- July 01, 1996, Sacharow, Stanley
More than 2,000 attendees visited Montreal's Palais des Congres April 23-25 to view the latest in packaging equipment and materials at Packaging-Forum-D'Emballage. Sponsored by the Packaging Assn. of Canada (PAC), the show is in its fourth year, alternating with PAC's much larger national PAC-EX show in Toronto.
More than 180 companies exhibited. Several US firms were featured, including Matthews International Corp., Pittsburgh, PA; Electronic Liquid Fillers, LaPorte, IN; Intralox Inc., Harahen, LA; Emerson Electronics Motion Controls, Chanhassen, MN; and Balemaster, Crown Point, IN. Also on hand were a number of Canadian distributors and suppliers of US-made equipment, including Canadian Paper & Packaging Co. Ltd., Saint Laurent, Que., and Celplast Packaging Systems Ltd., Saint Laurent, Que.
Klockner Pentaplast of Canada, Oshawa, Ont., was one of the few non-Quebec Canadian firms exhibiting. Klaus Gerwe, VP, Canadian operations, for Klockner, told me that the show was "a very meaningful regional show whose potential is far greater than its physical size." He stressed the large market in Quebec, where his firm sells over 50% of its products. In addition, he noted that the Quebec market is rapidly increasing because of export volume to the US. For this reason, he believes that Packaging-Forum-D'Emballage should direct its advertising not only to the Canadian domestic market but also to the entire northeastern US. (I agree.)
Ye Ming (Canada) Ltd, Abbertsford, B.C., has distributed its line of laminated printed flexible materials in North America for over ten years. Produced in two plants located in Singapore and Southeast China, Ye Ming's products are used in a wide range of food and drug applications. Ye Ming reports that the "response to their exhibits were excellent in spite of the rather tight space."
Alan M. Robinson, president/CEO of PAC, writes in the show guide, "As the end of the 20th century approaches, Canadian packagers are pondering whether the glass is half full or half empty. On a positive note, the industry's export position, particularly to the US, has grown by 40% in recent years. Now, annual packaging exports (including filled and unfilled packaging, machinery, and various consulting services) are worth $2.5 billion. Opportunities for strong exports have never been better.
"Canadian packaging, however, faces a continued challenge from an expanding patchwork of provincial environmental regulations. This could slow many of the gains made by PAC on behalf of the industry toward safeguarding international competitiveness. Similar regulations in several US jurisdictions also pose potential artificial impediments to our exports.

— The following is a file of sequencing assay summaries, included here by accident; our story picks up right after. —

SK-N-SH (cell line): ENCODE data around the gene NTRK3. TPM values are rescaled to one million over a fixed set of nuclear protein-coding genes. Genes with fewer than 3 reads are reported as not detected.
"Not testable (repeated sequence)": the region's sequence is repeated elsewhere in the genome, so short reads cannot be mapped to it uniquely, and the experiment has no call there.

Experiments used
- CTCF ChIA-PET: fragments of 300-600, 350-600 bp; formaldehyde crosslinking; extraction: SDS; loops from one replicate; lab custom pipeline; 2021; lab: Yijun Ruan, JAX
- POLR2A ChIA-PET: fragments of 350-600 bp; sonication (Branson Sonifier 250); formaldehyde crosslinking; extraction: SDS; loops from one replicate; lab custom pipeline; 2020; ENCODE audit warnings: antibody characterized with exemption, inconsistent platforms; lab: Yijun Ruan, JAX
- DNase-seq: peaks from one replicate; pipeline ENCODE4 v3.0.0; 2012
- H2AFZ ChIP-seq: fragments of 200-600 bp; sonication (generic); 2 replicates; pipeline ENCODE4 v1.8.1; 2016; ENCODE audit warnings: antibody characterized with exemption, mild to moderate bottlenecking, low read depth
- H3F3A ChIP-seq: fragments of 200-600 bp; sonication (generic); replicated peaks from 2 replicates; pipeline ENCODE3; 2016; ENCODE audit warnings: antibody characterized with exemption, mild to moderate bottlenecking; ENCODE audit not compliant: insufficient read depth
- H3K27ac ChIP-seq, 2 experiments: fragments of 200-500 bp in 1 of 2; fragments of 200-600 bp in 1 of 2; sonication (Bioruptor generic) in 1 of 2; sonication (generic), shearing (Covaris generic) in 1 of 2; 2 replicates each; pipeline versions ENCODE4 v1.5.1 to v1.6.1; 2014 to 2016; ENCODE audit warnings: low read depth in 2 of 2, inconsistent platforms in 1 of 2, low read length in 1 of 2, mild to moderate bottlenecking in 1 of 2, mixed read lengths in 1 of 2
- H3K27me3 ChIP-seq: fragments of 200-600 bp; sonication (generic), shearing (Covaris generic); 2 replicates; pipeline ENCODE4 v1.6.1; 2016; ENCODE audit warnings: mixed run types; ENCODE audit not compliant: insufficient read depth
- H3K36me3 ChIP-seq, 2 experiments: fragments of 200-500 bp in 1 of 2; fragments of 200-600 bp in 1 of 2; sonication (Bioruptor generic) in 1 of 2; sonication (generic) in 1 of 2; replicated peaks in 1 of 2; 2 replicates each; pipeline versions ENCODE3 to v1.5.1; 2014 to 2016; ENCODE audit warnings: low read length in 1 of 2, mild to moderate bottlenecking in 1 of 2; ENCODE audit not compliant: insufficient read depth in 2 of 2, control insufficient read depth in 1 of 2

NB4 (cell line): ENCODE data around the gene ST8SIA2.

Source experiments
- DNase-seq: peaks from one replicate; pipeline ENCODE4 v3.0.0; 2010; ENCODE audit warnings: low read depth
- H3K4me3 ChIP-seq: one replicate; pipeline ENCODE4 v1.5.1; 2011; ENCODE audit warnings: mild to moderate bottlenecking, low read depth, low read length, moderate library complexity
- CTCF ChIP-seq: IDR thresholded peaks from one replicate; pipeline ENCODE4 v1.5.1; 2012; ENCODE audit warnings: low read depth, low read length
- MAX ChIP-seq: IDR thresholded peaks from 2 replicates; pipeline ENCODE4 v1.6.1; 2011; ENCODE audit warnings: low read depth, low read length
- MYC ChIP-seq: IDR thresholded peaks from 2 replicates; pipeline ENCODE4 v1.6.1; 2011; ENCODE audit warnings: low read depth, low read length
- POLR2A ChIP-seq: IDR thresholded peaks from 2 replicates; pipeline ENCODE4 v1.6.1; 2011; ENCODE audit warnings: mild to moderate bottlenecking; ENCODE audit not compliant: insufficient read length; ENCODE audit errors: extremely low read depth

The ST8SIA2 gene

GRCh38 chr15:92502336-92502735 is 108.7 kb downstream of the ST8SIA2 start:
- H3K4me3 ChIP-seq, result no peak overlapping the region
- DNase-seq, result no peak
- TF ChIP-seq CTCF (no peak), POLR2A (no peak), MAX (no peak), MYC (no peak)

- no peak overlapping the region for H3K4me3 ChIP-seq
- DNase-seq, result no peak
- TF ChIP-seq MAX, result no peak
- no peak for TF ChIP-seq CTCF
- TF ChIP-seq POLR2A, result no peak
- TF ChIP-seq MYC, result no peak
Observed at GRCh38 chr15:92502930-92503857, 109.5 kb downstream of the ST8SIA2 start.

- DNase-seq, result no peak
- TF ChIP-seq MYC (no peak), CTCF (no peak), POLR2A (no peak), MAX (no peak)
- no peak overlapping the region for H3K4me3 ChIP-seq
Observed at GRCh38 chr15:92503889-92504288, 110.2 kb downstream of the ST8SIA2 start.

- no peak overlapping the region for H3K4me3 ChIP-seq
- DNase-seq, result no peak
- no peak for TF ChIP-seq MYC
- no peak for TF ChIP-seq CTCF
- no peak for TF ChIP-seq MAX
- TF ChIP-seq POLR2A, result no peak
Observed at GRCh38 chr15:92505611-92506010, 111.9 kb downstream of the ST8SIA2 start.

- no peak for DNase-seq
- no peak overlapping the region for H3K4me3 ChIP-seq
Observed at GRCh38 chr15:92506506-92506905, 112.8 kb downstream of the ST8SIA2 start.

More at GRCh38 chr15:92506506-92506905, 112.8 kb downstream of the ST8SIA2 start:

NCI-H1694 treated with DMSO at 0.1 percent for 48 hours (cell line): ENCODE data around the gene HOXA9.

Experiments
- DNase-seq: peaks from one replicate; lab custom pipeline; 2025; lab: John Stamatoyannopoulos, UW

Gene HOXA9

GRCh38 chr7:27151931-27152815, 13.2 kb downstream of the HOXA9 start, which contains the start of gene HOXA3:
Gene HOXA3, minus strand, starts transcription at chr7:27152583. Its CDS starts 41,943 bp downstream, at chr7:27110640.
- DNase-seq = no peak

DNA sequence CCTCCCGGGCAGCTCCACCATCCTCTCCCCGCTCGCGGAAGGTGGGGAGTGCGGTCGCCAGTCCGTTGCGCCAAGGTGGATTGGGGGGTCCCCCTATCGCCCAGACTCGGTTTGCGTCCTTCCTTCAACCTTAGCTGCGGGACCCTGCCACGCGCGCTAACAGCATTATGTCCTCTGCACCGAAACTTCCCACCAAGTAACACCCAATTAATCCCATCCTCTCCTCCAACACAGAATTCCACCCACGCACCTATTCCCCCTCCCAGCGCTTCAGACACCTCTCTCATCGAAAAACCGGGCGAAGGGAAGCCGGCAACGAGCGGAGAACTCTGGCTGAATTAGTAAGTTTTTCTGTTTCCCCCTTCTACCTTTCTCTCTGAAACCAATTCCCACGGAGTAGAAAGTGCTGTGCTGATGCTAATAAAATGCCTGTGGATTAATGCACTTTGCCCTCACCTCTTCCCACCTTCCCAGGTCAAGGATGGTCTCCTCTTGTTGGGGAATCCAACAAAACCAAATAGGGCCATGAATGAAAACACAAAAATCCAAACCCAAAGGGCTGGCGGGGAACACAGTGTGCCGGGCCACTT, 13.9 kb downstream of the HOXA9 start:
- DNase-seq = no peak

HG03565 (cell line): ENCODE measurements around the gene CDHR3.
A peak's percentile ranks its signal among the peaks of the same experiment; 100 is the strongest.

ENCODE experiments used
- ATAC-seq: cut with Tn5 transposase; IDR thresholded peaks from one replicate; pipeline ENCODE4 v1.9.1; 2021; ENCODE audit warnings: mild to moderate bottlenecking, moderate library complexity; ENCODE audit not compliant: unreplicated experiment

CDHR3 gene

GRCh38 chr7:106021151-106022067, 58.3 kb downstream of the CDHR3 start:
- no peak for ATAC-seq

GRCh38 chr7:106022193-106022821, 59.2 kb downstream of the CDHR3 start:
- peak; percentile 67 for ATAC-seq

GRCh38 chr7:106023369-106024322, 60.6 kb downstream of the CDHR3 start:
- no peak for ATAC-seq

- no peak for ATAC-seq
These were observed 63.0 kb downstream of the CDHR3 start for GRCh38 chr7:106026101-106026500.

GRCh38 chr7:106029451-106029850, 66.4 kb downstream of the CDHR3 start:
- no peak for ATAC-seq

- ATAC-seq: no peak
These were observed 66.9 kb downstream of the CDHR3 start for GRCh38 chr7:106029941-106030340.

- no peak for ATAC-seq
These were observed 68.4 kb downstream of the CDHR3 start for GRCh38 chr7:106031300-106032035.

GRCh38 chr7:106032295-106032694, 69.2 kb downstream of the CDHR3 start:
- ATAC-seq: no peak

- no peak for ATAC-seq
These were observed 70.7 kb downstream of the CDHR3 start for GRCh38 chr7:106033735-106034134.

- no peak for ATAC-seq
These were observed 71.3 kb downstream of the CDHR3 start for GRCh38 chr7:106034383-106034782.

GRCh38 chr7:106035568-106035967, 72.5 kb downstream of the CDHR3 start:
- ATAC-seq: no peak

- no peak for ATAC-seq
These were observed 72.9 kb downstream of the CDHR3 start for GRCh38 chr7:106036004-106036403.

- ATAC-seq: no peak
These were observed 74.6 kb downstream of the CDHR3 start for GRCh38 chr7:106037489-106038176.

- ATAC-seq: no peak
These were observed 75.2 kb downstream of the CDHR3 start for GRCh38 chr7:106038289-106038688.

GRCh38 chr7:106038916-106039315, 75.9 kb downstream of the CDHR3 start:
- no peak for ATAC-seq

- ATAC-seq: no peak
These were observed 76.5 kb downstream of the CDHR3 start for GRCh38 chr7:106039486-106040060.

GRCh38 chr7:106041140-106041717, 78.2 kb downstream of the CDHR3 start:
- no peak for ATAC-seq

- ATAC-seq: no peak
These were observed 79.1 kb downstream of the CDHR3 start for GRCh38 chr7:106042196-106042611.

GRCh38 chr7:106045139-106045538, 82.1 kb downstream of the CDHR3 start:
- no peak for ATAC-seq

"Despite [this], Canadian companies are becoming leaders in world-class, environmentally sound packaging solutions. A strong Canadian voice is needed to ensure that industry's substantial investment in setting these parameters for environmental packaging is not compromised by a lessening of standards in other countries."
Robinson adds, "Export opportunities for the Canadian packaging industry continue to expand through NAFTA [North American Free Trade Agreement] and GATT (General Agreement on Tariffs and Trade).
"Thanks to these agreements, our industry is becoming an international competitor in every sense. While PAC is intensifying its efforts to find new marketplaces for Canadian packaging-related products and services, we have also become extremely vigilant against the dumping of various packaging materials from off-shore sources and the creation of artificial trade barriers in these markets.
"We have collaborated on the resolution of several issues negatively impacting our members. We were instrumental in terminating an advance disposal fee on Canada's packaging in Florida and have helped defeat recycled content levies and material bans in several US states.
"PAC has worked with such organizations as the Coalition of Northeastern Governors [CONEG], the US Dept. of Commerce, and Canada's federal External Affairs and Industry Depts. to counter potentially debilitating legislation," says Robinson.
"There's a lot at stake. And it won't get easier. Every time a government changes hands anywhere in North America, there are new personalities, priorities, and attitudes to be addressed."
Stanley Sacharow has been in the flexible packaging industry for almost 35 years. His company, The Packaging Group, is an organizer of targeted conferences and a consultant to the international packaging/converting industry.